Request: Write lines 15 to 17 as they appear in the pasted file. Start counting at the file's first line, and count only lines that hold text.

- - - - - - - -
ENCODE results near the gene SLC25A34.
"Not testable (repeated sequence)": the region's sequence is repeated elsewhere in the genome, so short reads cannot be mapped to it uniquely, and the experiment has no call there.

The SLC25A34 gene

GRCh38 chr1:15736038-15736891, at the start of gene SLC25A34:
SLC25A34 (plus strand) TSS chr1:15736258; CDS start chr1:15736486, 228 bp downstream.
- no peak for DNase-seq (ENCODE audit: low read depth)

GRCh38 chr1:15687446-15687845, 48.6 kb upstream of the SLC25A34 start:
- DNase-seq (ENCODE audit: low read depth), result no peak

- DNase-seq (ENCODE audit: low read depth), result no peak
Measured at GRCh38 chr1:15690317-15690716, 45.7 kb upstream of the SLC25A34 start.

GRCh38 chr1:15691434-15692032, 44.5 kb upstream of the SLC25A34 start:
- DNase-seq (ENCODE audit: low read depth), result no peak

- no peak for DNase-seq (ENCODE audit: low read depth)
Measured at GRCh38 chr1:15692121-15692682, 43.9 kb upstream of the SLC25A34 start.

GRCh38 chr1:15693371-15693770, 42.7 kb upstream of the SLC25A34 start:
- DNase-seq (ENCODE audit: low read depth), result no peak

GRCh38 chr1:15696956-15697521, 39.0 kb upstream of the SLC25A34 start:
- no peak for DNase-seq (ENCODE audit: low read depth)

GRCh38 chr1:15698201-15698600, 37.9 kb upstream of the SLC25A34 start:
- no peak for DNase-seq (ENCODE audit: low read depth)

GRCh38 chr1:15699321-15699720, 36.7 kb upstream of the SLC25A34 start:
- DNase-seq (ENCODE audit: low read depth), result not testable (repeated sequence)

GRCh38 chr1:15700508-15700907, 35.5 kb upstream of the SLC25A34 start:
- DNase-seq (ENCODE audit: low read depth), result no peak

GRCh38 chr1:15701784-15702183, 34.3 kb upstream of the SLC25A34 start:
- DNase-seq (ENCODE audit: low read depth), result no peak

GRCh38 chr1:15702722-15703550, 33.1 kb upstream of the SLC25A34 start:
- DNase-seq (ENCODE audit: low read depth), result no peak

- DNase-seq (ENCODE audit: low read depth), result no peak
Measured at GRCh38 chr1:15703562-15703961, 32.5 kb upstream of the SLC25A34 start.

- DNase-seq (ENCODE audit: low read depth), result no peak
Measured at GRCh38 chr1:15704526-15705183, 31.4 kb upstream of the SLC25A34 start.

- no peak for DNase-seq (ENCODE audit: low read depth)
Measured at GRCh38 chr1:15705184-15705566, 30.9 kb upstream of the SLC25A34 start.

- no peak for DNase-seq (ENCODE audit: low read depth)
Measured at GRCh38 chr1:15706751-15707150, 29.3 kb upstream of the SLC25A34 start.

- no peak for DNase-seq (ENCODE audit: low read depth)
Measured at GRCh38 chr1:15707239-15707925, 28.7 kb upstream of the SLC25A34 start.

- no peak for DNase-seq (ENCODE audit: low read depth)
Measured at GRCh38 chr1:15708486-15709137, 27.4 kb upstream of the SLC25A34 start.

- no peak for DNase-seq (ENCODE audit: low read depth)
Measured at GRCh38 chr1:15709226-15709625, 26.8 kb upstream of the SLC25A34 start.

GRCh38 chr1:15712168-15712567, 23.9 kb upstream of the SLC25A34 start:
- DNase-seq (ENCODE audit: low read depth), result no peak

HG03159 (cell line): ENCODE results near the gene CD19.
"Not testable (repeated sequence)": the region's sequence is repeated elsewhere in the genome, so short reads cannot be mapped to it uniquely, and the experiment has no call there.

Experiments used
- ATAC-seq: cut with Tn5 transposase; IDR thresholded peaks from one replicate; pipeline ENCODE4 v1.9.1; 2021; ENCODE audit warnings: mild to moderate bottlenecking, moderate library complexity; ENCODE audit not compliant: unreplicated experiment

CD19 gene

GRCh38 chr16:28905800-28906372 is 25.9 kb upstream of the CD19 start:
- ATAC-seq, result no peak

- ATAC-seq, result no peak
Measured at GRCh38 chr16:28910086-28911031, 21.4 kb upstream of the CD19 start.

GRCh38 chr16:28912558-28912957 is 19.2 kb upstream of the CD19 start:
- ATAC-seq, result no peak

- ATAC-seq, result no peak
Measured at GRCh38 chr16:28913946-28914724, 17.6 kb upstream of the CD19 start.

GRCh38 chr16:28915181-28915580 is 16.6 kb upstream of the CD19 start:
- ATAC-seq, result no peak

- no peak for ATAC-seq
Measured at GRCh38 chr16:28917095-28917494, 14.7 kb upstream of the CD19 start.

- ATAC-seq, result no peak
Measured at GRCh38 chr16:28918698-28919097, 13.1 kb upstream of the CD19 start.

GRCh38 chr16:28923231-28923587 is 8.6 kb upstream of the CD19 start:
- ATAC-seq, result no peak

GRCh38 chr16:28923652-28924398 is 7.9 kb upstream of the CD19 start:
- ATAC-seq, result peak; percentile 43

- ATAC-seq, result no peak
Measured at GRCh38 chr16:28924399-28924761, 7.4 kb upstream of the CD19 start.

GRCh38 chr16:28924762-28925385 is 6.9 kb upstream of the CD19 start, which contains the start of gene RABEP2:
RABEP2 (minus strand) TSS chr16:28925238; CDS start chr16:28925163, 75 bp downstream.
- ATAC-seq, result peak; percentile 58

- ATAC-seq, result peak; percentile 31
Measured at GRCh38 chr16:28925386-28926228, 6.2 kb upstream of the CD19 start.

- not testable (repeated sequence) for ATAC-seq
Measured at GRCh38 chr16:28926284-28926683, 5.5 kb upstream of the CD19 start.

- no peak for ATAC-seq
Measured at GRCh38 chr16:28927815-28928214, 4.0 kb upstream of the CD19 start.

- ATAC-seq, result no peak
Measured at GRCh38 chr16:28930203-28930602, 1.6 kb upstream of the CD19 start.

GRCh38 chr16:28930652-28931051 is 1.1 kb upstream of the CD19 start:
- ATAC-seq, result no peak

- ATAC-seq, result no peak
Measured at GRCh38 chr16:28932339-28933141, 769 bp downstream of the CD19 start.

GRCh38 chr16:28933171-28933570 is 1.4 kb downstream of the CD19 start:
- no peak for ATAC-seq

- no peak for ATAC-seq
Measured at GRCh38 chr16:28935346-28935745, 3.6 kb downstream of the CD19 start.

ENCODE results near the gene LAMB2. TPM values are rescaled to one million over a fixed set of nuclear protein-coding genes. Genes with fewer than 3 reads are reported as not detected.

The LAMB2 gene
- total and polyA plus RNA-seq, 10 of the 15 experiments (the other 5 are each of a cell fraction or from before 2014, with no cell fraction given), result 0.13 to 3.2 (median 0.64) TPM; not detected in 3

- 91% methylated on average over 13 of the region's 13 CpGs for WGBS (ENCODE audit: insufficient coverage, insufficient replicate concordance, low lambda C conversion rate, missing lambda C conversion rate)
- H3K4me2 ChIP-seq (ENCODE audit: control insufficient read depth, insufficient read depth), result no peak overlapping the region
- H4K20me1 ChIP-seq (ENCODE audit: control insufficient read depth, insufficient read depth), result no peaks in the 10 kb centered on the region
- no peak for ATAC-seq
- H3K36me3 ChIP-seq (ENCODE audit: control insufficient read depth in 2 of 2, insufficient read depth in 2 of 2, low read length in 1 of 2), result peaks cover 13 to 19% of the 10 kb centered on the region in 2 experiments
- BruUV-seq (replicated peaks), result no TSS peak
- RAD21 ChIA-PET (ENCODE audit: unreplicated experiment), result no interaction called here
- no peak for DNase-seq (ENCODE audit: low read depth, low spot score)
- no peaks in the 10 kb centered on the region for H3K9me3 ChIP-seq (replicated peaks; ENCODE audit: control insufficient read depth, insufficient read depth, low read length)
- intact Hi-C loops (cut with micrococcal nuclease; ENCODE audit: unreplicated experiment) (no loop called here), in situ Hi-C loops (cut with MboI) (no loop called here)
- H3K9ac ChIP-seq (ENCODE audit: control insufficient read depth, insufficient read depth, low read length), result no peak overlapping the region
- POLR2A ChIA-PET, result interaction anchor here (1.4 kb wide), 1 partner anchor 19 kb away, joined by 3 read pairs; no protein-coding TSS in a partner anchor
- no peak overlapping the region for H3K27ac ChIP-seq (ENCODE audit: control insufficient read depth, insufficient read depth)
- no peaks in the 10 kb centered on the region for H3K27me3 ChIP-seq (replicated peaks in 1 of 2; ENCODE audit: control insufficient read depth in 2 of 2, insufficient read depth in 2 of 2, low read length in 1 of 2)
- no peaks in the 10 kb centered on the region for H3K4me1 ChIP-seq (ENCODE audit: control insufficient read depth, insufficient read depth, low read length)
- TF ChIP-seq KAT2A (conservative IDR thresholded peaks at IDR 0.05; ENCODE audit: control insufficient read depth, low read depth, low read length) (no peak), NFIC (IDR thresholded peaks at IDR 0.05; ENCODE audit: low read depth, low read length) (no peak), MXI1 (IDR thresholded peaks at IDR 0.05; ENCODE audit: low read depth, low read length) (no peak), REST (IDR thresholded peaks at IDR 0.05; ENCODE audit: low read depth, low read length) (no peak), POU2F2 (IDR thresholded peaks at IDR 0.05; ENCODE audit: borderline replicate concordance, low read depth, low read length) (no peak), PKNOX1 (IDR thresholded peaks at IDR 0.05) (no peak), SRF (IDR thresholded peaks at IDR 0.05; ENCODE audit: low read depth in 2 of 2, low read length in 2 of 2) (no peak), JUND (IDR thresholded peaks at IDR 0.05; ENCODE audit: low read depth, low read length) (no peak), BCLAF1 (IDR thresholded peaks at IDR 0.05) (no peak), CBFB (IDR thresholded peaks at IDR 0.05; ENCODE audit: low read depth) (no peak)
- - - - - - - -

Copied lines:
GRCh38 chr1:15693371-15693770, 42.7 kb upstream of the SLC25A34 start:
- DNase-seq (ENCODE audit: low read depth), result no peak

GRCh38 chr1:15696956-15697521, 39.0 kb upstream of the SLC25A34 start: